LyX. However, trying to produce output (like a PDF) of that document failed
with a spectacular number of errors.
In general, LyX has had dozens of small enhancements for better control over output, document presentation, and support for new types of layout. See the "what's new" document for the full list of new features. Though most are incremental updates, taken together it adds up to quite a major revision.
LyX users who aren't itching to upgrade will be happy to know that many, but not all, of the features new to LyX 2.0 have been backported to the 1.6.8 LyX release that came out on November 15th. The 1.6.8 release is the recommended upgrade for users who want a "solid and polished" version. The LyX project hasn't yet released Linux binaries for 1.6.8, but one can find installers for Windows and Mac OS X if they want or need to use LyX on those platforms.
schedule for 2.0 calls for a final release in December. Since the
project has hit its targets so far, it seems likely that (barring any major
show-stoppers), users will have a stable LyX 2.0 in time for the
holidays. Though on the surface LyX 2.0 doesn't look that different, it has
a fairly significant set of improvements. What's coming in later versions?
There's no roadmap for LyX releases beyond the 2.0.x series, but users can
add to the wishlists, which have gotten long enough that they've been broken into two lists roughly lined up by internal features (tools, citing, inline editing) and external (saving, exporting, installing).
Assuming one wants to produce PDF, HTML, or other non-Word and ODF documents, LyX is a top-notch document processor. The 2.0 release is well worth the two years it's taken to produce.
Comments (7 posted)
is "a set of Makefiles and
patches that makes it easy to generate a complete embedded Linux
" The Buildroot developers held a meeting at the end of
October; Thomas Petazzoni has posted a report from that gathering. "This Developer Day has been very productive in terms of discussion,
and for some complicated topics, we know have a better understanding
on what should be implemented and how it should be implemented. The
participants were all very satisfied of the day spent discussing
" (Thanks to Sam Ravnborg).
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Version 3.7.7 of the Claws Mail email client is out. Enhancements include
command-line searching and an option to add a margin to the compose window
so that it's possible to actually read what you've written.
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Version 0.2.4 of the Coccinelle code transformation tool is out.
Improvements include better scripting support, a number of new metavariable
types, and more. See this LWN article
an introduction to what can be done with Coccinelle.
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Mitchell Baker has posted an
on the state of the Mozilla project. "The Internet
is in a period of dramatic change. We've built the traits we care about --
innovation, opportunity, interoperability, individual control -- into one
layer of Internet life through the browser. We also need to build these
traits into the new ways people use the browser and the Internet. Three of
our largest areas of focus are mobile, 'Open Web Apps' and the social and
data sharing aspects of the Web. We're also increasing participation and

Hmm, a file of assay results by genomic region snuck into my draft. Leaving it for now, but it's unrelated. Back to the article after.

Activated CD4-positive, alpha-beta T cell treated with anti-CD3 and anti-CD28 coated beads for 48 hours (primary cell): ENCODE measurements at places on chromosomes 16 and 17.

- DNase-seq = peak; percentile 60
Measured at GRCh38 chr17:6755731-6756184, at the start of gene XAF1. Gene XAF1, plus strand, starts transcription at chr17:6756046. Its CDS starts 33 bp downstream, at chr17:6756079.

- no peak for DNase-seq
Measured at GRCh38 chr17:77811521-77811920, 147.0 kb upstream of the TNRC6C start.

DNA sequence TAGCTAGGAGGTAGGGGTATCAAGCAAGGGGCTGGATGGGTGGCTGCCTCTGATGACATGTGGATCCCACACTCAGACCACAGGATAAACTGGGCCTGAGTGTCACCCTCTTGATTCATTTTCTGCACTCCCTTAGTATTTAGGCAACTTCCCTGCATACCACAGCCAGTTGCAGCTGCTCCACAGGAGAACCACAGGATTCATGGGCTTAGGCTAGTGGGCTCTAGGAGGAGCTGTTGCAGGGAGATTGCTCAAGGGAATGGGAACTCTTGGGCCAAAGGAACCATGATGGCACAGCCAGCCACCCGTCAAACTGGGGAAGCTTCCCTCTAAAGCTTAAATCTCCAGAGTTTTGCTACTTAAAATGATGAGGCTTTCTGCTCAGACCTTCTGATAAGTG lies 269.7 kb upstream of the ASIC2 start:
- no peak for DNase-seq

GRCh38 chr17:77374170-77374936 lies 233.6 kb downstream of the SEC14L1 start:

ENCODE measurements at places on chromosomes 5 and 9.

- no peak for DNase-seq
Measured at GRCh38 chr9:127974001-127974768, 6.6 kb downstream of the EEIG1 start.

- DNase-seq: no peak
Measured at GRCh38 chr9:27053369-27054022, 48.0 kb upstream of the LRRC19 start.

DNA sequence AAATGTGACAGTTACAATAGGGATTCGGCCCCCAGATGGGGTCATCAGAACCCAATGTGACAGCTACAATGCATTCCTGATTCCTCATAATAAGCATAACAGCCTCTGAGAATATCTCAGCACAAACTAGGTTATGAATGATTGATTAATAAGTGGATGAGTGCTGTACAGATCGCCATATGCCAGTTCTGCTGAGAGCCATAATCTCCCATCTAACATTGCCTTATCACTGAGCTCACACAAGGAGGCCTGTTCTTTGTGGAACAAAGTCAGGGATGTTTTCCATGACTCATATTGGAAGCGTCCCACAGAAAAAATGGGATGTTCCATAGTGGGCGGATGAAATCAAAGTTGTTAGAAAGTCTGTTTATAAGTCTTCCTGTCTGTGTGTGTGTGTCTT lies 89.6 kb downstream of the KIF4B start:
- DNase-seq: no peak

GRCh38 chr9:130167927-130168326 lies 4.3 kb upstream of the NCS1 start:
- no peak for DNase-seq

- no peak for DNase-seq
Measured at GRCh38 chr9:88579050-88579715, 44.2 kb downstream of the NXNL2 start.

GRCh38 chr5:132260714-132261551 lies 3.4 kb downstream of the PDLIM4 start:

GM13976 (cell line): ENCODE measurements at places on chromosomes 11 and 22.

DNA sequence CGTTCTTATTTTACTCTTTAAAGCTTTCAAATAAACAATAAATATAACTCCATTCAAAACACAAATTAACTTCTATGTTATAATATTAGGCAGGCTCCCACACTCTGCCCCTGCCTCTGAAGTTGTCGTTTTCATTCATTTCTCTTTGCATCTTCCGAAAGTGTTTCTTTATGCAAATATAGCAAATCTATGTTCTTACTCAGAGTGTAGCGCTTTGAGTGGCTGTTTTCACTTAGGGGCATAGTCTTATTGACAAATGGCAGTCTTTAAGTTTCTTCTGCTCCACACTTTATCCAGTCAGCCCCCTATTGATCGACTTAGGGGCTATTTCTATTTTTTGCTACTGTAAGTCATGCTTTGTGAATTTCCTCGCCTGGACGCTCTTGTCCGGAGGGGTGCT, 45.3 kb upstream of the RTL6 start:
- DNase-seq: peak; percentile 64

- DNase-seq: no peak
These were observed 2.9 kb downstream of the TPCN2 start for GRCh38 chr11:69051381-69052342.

collaboration with the Mozilla Drumbeat project.
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The main Wayland libraries will be changing
to version 2 of the Lesser GPL
(from the MIT license) in the near
future. The clients are changing too: "The demo compositor and
clients are currently under GPLv2, but I'm changing them to LGPLv2 as well.
This is a bit odd on the face of it, but the point of these applications is
to prototype new functionality that will eventually migrate into either the
client or server wayland libraries or one of the above toolkits. As we
move forward and start adding developers, I just want to make sure that
that won't be a problem.
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Newsletters and articles
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TheServerSide.com has a
comparison of the replication features
offered by MySQL and PostgreSQL.
"As demonstrated above, there are both feature and functional
differences between how MySQL and PostgreSQL implement
replication. However, for many general application use cases, either MySQL
or PostgreSQL replication will serve just fine; technically speaking, from
a functional and performance perspective, it won't matter which solution is
chosen. That said, there still are some considerations to keep in mind in
deciding between the different offerings.
Comments (9 posted)
The Linux Journal has an
article on computing with the GPU
. "This article discusses using
OpenGL shaders to perform image processing. The images are obtained from a
device using the Video4Linux 2 (V4L2) interface. Using horsepower from the
graphics card to do some of the image processing reduces the load on the
CPU and may result in better throughput. The article describes the Glutcam
program, which I developed, and the pieces behind it.
Comments (1 posted)
of Lennart Poettering's "systemd for administrators"
series has been posted. This installment looks at killing system daemons. "So again, what is so new and fancy about killing services in systemd? Well, for the first time on Linux we can actually properly do that. Previous solutions were always depending on the daemons to actually cooperate to bring down everything they spawned if they themselves terminate. However, usually if you want to use SIGTERM or SIGKILL you are doing that because they actually do not cooperate properly with you.